Compliance Week reports that SEC Chair Mary Jo White, speaking before the Investor Advisory Group of the PCAOB, said that the SEC plans to Issue a concept release in early 2015 “exploring possible avenues for elevating the work of public company audit committees.” The release is expected to address many of the issues that the PCAOB is examining, particularly those relating to the relationship between the audit committee and the independent auditors. White emphasized that she “’can’t overstate the importance of the audit committee functioning at the highest possible level.’”
According to the article, a PCAOB working group report “lament[ed] some weaknesses in the relationship between auditors and audit committee.” In that regard, the report “asked the PCAOB and the SEC to consider whether the audit committee should report on its role in the financial reporting supply chain along with the CEO, CFO, and audit firm, and whether auditors or someone else should be required to assess and report on the duties and operational effectiveness of the audit committee. The group also posed questions about whether an evaluation of the audit committee should be reported privately to the board or publicly to shareholders, and whether [the] auditor should…assess the objectivity of the audit committee.”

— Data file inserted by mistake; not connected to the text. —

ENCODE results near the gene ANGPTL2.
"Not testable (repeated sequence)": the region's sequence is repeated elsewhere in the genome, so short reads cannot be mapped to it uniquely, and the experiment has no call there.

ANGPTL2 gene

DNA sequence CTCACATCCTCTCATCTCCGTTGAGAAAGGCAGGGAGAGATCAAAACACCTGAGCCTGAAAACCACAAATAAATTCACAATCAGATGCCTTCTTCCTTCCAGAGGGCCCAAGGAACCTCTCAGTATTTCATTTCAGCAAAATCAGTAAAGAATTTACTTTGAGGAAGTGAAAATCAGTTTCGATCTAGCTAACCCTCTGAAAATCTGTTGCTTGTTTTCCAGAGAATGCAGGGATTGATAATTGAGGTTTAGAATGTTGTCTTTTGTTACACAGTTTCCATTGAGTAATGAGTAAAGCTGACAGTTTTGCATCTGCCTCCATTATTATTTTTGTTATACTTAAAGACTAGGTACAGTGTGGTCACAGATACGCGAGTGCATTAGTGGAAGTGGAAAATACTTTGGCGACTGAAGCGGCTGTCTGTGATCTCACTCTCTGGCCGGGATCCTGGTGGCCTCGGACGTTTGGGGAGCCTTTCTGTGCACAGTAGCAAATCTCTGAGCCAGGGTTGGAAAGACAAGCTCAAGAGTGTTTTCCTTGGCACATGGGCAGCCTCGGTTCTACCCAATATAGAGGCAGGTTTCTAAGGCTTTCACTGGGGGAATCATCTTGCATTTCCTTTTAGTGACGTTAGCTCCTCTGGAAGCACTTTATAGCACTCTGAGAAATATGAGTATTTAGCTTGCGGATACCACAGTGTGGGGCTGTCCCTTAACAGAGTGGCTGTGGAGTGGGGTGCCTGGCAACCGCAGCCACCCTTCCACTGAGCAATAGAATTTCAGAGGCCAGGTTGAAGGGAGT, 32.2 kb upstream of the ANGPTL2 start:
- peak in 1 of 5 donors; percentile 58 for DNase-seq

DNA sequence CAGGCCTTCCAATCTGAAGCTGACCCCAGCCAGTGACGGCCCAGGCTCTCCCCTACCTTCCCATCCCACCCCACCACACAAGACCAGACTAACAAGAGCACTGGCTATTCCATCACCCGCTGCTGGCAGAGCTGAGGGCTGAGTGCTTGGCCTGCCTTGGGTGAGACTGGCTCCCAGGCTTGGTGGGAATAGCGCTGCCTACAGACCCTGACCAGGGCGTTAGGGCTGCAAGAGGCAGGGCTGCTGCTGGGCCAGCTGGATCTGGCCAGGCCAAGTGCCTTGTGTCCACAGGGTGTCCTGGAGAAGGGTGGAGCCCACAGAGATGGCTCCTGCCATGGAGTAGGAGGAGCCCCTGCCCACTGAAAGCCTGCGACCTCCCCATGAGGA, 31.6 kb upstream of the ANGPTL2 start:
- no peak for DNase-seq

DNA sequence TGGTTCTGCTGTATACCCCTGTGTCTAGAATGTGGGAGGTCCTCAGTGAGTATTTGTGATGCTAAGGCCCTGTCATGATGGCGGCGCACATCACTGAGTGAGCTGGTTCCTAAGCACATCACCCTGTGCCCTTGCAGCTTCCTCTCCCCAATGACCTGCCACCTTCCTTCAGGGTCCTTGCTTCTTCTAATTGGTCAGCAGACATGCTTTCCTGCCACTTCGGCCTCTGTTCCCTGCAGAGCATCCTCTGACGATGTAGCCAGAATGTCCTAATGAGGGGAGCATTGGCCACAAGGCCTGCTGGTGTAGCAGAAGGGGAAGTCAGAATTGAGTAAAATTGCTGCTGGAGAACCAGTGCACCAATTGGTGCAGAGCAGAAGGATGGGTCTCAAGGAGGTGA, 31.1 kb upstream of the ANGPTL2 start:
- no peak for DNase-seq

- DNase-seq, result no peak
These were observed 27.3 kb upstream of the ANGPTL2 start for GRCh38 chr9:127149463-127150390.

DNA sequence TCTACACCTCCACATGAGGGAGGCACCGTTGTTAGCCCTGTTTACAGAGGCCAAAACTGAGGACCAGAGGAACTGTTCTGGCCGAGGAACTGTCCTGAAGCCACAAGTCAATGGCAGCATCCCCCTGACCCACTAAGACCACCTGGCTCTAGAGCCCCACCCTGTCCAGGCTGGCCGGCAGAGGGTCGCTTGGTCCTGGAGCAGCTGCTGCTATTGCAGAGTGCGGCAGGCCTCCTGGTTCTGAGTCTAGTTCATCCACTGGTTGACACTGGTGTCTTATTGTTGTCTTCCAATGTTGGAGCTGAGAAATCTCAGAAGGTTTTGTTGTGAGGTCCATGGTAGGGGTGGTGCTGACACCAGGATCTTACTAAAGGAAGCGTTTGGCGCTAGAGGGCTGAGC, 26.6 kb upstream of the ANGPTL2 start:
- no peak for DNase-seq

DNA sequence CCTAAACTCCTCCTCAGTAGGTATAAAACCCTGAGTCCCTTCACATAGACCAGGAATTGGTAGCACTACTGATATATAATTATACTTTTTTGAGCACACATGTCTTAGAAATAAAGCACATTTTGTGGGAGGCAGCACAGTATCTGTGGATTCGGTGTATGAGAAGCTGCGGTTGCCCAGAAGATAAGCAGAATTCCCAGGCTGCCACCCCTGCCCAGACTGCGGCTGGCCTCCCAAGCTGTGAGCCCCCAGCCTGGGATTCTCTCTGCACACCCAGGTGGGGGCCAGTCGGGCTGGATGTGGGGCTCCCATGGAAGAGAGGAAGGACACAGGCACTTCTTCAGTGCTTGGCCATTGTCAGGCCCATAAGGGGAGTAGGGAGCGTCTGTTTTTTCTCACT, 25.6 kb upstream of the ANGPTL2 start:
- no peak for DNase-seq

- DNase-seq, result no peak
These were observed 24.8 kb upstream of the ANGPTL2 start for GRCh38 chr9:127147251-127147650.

Other recommendations made at the meeting related to audit quality, the auditor business model and auditor incentives. The article reports that former SEC chief accountant, Lynn Turner, suggested that the SEC should eliminate the audit requirement altogether, leaving to the shareholders the question of whether or not an audit should be undertaken: “He surmises investors will demand audits, which would make them the clients of the audit firms, perhaps redirecting auditors to put investor interests foremost when conducting the audit.” Seriously? We’ll have to wait to see.